terça-feira, dezembro 29, 2009

Light PDF Reader - View PDF, Free PDF Viewer

Cool PDF Reader - View PDF, Free PDF Viewer: "The world's smallest PDF viewer/reader to view, print, and convert PDF files to TXT, BMP, JPG, GIF, PNG, WMF, EMF, EPS. It is only 650KB for download and doesn't need lengthy installation, just download and run. Freeware!"

This is a really cool pdf viewer without all glamor of it's father from Adobe, I liked it. You download directly the .exe file and run ...

(pdf viewer, light pdf viewer)

domingo, dezembro 13, 2009

Pass on Passwords with scp


Pass on Passwords with scp: "Pass on Passwords with scp
October 6th, 2005 by Dave Sirof in

* Linux Journal

Learn how to propagate files quickly and do backups easily when you set up scp to work without needing passwords.
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In this article, I show you how to use the scp (secure copy) command without needing to use passwords. I then show you how to use this command in two scripts. One script lets you copy a file to multiple Linux boxes on your network, and the other allows you to back up all of your Linux boxes easily.

If you're a Linux sysadmin, you frequently need to copy files from one Linux box to another. Or, you may need to distribute a file to multiple boxes. You could use FTP, but using scp has many advantages. For instance, scp is much more secure than FTP. scp travels across the LAN/WAN encrypted, while FTP uses clear text, even for passwords.

But what I like best about scp is it's easily scriptable. Suppose you need to distribute a file to 100 Linux boxes. I'd rather write a script to do this than type 100 sets of copy commands. If you use FTP in your script, things can get messy, because each Linux box you log into is going to ask for a password. But if you use scp in your script, you can set things up so the remote Linux boxes don't ask for a password. Believe it or not, this actually is much more secure than using FTP.

Here's an example demonstrating the most basic syntax for scp. To copy a file named abc.tgz from your local PC to the /tmp dir of a remote PC called bozo, use:

scp abc.tgz root@bozo:/tmp

You now are asked for bozo's root password, so we're not quite there yet. The system still is asking for a password, so it's not easily scriptable. To fix that, follow this one-time procedure, after which you can make endless password-less scp copies:


Decide which user on the local machine will be using scp later on. Of course, root gives you the most power, and that's how I personally have done it. I'm not going to give you a lecture here on the dangers of root, so if you don't understand them, choose a different user. Whatever you choose, log in as that user now and stay there for the rest of the procedure. Log in as this same user when you use scp later on.

Generate a public/private key pair on the local machine. Say what? If you're not familiar with public key cryptography, here's the 15-second explanation. In public key cryptography, you generate a pair of mathematically related keys, one public and one private. You then give your public key to anyone and everyone in the world, but you never ever give out your private key. The magic is in the mathematical makeup of the keys; anyone with your public key can use it to encrypt a message, but only you can decrypt it with your private key. Anyway, the syntax to create the key pair is:

ssh-keygen -t rsa


In response, you should see:

Generating public/private rsa key pair
Enter file in which to save the key ...

Press Enter to accept this.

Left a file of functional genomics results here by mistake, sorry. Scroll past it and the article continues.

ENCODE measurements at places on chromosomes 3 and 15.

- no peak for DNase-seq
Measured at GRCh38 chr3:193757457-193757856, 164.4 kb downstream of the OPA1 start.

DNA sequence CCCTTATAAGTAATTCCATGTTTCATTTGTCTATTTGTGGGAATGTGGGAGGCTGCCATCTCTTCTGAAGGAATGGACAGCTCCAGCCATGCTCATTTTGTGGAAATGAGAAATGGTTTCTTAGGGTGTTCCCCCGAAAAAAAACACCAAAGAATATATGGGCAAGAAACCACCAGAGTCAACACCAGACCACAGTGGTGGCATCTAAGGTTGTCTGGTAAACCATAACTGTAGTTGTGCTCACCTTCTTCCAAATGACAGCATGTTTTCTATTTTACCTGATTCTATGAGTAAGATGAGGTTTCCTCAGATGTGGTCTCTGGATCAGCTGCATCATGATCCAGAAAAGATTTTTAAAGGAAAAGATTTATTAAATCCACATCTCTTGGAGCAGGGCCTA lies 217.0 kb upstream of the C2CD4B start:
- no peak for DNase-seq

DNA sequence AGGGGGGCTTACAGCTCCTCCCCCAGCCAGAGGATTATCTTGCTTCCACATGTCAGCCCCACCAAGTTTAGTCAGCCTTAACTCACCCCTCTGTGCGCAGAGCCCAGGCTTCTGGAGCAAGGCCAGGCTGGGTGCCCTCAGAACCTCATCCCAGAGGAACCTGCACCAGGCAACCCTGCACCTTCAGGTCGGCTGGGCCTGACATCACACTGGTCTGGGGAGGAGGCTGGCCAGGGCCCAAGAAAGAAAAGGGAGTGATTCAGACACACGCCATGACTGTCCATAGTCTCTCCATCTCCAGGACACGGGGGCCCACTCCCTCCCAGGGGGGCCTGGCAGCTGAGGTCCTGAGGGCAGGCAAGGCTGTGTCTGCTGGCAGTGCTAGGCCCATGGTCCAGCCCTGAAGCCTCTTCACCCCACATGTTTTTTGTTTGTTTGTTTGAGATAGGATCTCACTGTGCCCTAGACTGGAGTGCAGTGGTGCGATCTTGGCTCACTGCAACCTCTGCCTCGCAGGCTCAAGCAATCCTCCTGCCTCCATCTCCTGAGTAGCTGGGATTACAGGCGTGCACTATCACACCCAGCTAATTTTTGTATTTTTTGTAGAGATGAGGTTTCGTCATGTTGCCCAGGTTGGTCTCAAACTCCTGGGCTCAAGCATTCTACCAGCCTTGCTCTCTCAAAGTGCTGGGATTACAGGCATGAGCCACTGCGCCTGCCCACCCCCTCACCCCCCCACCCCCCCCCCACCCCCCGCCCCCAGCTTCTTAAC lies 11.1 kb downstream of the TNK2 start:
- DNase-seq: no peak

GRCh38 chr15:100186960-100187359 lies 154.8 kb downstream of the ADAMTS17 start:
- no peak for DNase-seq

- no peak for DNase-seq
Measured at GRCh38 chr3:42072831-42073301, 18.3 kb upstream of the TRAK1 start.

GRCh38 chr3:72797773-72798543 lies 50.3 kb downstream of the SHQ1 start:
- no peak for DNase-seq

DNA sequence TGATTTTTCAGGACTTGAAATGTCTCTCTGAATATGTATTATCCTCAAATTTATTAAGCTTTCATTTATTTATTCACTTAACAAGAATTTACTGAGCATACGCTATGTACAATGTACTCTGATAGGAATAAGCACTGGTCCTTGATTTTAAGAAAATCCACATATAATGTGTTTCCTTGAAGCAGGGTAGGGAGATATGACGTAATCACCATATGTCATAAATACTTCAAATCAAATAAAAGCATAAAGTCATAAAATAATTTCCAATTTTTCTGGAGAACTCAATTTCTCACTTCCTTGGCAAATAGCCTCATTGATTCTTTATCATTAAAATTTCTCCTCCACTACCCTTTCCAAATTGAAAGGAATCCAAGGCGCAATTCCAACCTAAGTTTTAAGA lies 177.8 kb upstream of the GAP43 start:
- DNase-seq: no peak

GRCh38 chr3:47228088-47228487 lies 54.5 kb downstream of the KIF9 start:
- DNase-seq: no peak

In response, you should see:

Enter passphrase (empty for no passphrase):

You don't need a passphrase, so press Enter twice.

In response, you should see:

Your identification has been saved in ...
Your public key has been saved in ...

Note the name and location of the public key just generated. It always ends in .pub.

Copy the public key just generated to all of your remote Linux boxes. You can use scp or FTP or whatever to make the copy. Assuming you're using root--again, see my warning in step 1--the key must be contained in the file /root/.ssh/authorized_keys. Or, if you are logging in as a user, for example, clyde, it would be in /home/clyde/authorized_keys. Notice that the authorized_keys file can contain keys from other PCs. So, if the file already exists and contains text, you need to append the contents of your public key file to what already is there.

Now, with a little luck, you should be able to scp a file to the remote box without needing to use a password. So let's test it by trying our first example again. Copy a file named xyz.tgz from your local PC to the /tmp dir of a remote PC called bozo:

scp xyz.tgz root@bozo:/tmp

Wow--it copied with no password!

A word about security before we go on. This local PC just became pretty powerful, as it now has access to all the remote PCs with only the one local password. So that one password better be strong and well guarded.

Now for the fun part. Let's write a short script to copy a file called houdini from the local PC to the /tmp dir of ten remote PCs, located in ten different cities, in only five minutes of work. Of course, it would work the same with 100 or 1000 of PCs. Suppose the 10 PCs are called brooklyn, oshkosh, paris, bejing, winslow, rio, gnome, miami, minsk and tokyo. Here's the script:

for CITY in brooklyn oshkosh paris bejing winslow rio gnome miami minsk
scp houdini root@$CITY:/tmp
echo $CITY ' is copied'

It works like magic. With the echo line in this script, you should be able to watch as each city's copy is completed one after the next.

By the way, if you're new to shell scripting, here is a pretty good tutorial.

As you may know, scp is only one part of the much broader SSH program. Here's the cool part: when you followed my six-step procedure above, you also gained the ability to sit at your local PC and execute any command you like on any of the remote PCs--without a password, of course. Here's a simple example to view the date and time on the remote PC brooklyn:

ssh brooklyn 'date'

Let's now put these two concepts together for one final and seriously cool script. It's a down-and-dirty way to back up all of your remote Linux boxes. The example backs up the /home dir on each box. It's primitive compared to the abilities of commercial backup software, but you can't beat the price. Consider the fact that most commercial backup software charges license fees for each machine you back up. If you use such a package, instead of paying license fees to back up 100 PCs remotely, you could use the script to back up the 100 PCs to one local PC. Then, back up the local PC to your commercial package and save the license fees for 99 PCs. Anyway, the script below demonstrates the concepts, so you can write your own script to suit your own situation. Simply put this script in a cron job on your local PC; no script is required on the remote PCs. Please read the comments carefully, as they explain everything you need to know: